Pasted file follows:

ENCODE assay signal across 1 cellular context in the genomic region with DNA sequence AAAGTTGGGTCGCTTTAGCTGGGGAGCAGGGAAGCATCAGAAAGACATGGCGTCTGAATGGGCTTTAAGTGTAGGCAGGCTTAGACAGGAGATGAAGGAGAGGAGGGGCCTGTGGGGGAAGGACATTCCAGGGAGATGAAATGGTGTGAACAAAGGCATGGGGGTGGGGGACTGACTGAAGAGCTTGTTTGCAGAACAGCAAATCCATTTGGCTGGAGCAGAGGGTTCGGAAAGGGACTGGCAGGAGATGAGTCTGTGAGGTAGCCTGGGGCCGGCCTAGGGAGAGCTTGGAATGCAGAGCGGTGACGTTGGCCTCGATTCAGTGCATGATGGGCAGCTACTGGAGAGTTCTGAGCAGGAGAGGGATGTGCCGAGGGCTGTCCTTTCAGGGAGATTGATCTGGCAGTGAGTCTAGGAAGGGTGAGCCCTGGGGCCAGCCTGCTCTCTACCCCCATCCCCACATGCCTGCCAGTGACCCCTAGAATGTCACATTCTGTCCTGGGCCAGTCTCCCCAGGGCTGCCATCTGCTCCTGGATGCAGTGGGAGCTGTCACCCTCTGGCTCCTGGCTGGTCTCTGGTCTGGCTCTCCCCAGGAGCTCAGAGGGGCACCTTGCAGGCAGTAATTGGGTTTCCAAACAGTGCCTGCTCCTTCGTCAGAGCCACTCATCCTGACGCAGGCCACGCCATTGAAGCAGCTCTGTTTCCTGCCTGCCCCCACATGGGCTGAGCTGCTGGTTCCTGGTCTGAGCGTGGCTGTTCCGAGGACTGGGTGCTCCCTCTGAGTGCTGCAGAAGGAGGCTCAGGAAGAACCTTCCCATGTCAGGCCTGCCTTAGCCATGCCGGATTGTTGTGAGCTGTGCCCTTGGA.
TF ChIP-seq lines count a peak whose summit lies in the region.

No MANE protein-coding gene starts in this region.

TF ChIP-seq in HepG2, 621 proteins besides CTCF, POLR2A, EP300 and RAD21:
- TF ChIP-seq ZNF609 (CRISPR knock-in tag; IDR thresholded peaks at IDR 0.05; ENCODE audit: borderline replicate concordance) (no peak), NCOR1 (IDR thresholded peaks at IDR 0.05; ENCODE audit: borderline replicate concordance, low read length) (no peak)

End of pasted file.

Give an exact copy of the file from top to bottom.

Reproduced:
ENCODE assay signal across 1 cellular context in the genomic region with DNA sequence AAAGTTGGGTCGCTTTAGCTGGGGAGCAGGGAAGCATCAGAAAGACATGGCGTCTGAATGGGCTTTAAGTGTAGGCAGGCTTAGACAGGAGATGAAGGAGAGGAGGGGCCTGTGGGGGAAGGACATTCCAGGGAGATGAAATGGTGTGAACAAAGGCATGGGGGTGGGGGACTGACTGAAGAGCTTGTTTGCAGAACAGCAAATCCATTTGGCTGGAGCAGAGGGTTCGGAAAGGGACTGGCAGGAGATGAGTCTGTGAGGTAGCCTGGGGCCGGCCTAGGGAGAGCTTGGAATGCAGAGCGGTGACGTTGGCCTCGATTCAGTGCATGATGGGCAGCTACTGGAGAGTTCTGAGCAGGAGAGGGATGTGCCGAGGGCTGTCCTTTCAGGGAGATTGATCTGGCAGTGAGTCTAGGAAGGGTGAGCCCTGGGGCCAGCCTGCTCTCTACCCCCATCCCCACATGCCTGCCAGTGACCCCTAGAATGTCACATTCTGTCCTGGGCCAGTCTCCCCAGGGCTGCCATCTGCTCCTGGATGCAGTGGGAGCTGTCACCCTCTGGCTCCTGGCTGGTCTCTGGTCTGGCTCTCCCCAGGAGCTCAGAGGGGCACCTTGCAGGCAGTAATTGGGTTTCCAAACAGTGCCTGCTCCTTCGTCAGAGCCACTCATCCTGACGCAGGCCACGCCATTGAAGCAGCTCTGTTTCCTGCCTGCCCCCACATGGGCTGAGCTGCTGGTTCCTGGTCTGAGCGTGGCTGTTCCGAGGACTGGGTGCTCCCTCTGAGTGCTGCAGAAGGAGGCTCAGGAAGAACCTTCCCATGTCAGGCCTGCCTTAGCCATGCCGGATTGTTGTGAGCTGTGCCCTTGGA.
TF ChIP-seq lines count a peak whose summit lies in the region.

No MANE protein-coding gene starts in this region.

TF ChIP-seq in HepG2, 621 proteins besides CTCF, POLR2A, EP300 and RAD21:
- TF ChIP-seq ZNF609 (CRISPR knock-in tag; IDR thresholded peaks at IDR 0.05; ENCODE audit: borderline replicate concordance) (no peak), NCOR1 (IDR thresholded peaks at IDR 0.05; ENCODE audit: borderline replicate concordance, low read length) (no peak)